The price to police partying in Kingston, Ont.'s university district is costing the force resources that could be used to investigate minor crimes and hire new staff, according to a new report.
A budget update submitted to the Kingston Police Services Board Thursday notes revenues and spending are adding up as expected, but there is one exception threatening balanced books.
"Student mass gatherings continue to put significant pressure on the Kingston Police fiscal circumstances, making it difficult to manage and forecast overall expenditures," it reads.
Staffing for most weekends costs between $10,000 and $15,000, but that figure balloons to more than $100,000 during mass gatherings and street parties, said acting police Chief Scott Fraser.
"We've deferred some hirings," he said, adding while they weren't front-line positions, that money spent patrolling parties was meant for other purposes.
"It's got an impact and the cost isn't necessarily seen just in dollars and cents," the chief added. "It's behind the scenes as well."
Acting Kingston Police Chief Scott Fraser speaks during a Kingston Police Services Board Meeting on Sept. 21, 2023. (Dan Taekema/CBC)
By the end of the second fiscal quarter, the force had racked up $147,000 in unanticipated costs covering St. Patrick's Day celebrations, the report notes.
This year's move-in weekend was also an exceptionally busy one, with police and bylaw officers handing out more than 300 charges and fines, compared to about 46 the previous year.
Police also had to patrol at a pier and public park after they were shut to the public between 8 p.m. and 8 a.m. for several days at the start of the school year after unsanctioned gatherings posing "major safety risks" happened there.
Tough to budget for parties
Despite a recent warning from the chief about tough enforcement, tickets have continued to be written at a high rate.
Last weekend alone, six people were charged with underage drinking, 107 tickets were issued for open liquor and two highway traffic charges were given, police said.
Expenses are expected to continue rising as the year goes on, according to the report, which blames partying for the force's financial situation.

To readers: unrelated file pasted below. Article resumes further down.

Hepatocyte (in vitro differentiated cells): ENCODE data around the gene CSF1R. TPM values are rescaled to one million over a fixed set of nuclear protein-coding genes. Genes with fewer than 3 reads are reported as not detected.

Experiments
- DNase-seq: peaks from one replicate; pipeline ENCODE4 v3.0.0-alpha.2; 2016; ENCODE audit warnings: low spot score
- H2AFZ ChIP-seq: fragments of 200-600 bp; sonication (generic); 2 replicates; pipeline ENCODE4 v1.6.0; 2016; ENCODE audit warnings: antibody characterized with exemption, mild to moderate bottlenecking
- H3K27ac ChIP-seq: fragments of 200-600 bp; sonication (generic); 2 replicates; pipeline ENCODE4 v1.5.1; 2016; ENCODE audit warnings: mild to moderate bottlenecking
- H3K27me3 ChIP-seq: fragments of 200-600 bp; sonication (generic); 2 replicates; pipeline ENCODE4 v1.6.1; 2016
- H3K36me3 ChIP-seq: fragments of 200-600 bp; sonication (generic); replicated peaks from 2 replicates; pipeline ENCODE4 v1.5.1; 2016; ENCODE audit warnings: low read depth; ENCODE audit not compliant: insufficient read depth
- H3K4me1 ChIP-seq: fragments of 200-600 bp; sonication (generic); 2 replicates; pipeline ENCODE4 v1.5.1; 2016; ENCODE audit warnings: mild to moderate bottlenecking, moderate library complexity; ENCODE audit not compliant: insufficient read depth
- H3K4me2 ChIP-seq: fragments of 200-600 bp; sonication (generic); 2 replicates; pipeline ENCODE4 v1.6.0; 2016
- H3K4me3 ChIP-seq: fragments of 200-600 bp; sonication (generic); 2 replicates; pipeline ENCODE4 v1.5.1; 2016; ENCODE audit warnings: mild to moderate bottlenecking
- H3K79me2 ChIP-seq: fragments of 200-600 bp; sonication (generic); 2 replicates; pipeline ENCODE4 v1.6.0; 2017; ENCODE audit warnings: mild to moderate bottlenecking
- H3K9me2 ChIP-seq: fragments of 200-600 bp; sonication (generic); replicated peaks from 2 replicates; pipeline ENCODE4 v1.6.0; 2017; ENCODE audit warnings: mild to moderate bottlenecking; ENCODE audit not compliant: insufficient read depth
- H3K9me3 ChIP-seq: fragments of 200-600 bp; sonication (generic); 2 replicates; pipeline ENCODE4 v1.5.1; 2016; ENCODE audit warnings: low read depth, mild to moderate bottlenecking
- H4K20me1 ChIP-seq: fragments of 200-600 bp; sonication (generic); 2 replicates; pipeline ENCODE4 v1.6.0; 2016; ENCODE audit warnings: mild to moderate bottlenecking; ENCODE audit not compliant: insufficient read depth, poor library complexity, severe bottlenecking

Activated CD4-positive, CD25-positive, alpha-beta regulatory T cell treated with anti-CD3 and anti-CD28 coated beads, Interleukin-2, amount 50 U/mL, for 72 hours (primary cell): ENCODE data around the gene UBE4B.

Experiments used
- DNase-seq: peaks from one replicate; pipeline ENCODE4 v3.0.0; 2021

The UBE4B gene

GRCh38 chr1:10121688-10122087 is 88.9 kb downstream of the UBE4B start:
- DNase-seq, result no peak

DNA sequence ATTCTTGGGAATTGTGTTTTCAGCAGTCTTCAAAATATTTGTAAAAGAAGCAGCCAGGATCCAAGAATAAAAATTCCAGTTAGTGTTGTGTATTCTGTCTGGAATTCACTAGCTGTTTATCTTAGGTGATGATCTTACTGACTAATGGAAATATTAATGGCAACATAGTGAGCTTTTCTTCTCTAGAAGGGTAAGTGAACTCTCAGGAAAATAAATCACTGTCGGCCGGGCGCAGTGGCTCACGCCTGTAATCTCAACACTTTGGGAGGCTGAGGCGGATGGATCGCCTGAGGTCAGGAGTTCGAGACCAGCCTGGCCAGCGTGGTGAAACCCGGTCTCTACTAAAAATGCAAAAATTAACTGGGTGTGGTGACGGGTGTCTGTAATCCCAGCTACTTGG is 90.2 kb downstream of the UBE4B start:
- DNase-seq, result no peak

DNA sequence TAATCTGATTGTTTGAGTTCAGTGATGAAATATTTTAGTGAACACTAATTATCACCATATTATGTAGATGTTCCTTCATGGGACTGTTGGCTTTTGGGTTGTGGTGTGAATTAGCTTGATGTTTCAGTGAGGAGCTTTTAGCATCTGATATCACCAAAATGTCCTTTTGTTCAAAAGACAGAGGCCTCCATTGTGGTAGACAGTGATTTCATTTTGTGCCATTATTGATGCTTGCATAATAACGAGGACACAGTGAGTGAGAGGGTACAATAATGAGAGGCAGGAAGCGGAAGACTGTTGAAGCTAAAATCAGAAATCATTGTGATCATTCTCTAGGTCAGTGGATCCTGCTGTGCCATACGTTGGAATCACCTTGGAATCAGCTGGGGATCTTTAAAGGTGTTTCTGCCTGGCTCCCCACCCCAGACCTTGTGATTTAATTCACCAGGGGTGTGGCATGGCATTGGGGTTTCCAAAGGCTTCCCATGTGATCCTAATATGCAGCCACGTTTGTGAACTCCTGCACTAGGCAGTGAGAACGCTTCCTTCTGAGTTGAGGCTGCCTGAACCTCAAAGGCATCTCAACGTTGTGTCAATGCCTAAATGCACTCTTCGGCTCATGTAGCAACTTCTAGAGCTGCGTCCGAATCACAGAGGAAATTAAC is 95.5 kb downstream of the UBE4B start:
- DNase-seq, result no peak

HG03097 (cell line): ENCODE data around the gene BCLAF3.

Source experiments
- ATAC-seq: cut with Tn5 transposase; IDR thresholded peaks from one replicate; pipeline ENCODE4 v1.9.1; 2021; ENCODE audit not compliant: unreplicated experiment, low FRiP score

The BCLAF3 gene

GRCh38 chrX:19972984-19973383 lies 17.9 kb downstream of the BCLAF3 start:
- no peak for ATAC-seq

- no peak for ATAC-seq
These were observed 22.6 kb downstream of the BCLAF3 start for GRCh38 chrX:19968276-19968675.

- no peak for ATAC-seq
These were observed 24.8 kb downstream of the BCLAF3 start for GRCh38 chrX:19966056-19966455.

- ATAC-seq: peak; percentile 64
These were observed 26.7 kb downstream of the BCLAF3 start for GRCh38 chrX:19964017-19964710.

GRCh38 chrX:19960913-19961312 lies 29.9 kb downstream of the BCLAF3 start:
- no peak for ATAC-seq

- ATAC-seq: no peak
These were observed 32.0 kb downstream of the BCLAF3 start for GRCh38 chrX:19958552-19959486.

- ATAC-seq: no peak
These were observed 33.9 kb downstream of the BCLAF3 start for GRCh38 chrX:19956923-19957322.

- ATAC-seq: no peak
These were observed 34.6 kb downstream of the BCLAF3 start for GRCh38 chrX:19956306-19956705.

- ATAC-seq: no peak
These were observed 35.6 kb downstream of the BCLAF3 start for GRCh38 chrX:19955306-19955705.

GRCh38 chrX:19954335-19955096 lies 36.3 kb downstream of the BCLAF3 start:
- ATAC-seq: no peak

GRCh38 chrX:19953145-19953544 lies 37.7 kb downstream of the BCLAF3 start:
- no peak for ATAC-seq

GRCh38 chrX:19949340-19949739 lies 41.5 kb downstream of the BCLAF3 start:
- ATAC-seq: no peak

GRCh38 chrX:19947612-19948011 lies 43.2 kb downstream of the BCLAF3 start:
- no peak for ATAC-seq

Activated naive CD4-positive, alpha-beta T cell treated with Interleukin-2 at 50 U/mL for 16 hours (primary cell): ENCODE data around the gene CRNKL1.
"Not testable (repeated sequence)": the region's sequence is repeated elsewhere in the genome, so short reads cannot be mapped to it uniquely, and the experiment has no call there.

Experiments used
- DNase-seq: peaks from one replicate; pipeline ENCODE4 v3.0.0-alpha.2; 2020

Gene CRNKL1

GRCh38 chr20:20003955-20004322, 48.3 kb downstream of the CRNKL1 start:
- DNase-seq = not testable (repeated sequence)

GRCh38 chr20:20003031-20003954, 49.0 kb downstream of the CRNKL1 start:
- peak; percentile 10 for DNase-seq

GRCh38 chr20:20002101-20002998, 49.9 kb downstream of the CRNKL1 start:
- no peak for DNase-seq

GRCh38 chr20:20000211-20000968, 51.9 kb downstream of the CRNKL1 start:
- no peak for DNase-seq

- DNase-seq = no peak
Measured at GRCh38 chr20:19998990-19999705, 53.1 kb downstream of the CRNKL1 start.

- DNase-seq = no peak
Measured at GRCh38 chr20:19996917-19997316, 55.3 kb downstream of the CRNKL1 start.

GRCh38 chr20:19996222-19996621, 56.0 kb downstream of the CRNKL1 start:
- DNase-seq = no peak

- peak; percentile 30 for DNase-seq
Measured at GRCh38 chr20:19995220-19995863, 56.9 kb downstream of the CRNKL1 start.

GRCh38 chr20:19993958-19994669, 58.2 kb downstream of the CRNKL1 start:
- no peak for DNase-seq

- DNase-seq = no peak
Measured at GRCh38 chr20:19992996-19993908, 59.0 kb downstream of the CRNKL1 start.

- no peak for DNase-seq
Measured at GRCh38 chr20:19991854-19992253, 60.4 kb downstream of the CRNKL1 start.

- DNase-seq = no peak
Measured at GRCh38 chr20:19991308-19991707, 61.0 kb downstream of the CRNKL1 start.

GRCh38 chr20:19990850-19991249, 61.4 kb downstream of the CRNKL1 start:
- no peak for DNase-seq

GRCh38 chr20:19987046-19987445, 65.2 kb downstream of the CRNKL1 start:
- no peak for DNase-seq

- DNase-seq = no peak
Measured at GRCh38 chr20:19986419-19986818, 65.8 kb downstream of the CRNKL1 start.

"Aside from these unbudgeted costs incurred, staff would project a balanced net operating position by year-end, staying within the approved budget," it reads.
A bylaw official uses a megaphone to tell partiers to get down from a roof on Aberdeen Street or they'll be ticketed during a street party on March 18, 2023. (Dan Taekema/CBC)
The report said that "since no compensation or reimbursement is anticipated," police have taken steps to reduce spending in other areas.
Those include deferring the hiring of new and replacement staff in non-critical areas, decreasing spending on minor crime investigations and cutting back on discretionary spending wherever possible.
Fraser said the force is trying to "squeeze every dollar" it can to offset the costs, but described it as a "big challenge."
University offered $750K over 5 years
In February 2022, Queen's University announced it would provide $150,000 each year for the next five years in recognition of the impact on city services.
"The university felt that a financial contribution to the City was an appropriate way to acknowledge and address some of the additional pressures placed on our municipal services throughout the year," said principal and vice-chancellor Patrick Deane in a media release at the time.
The funding followed the launch of a task force created to take on the issue of large street parties.
To date, that task force has offered up recommendations for limiting mass gatherings, but a final report that was promised by last fall has yet to be delivered.
An empty bottle and other pieces of litter are strewn on a street in Kingston, Ont., after authorities cleared out a large party on March 18, 2023, the day after St. Patrick's Day. (Dan Taekema/CBC)
In order to address budget issues, police are also pursuing grants and other funding opportunities while preparing for homecoming and other major events where partying has occurred in years past.
"A large portion of these costs are unavoidable," the report concludes, explaining they're necessary to ensure public safety.
Fraser anticipates the revelry will continue ahead of homecoming near the end of next month, but said he believes increased enforcement will help students get the message that the party is over.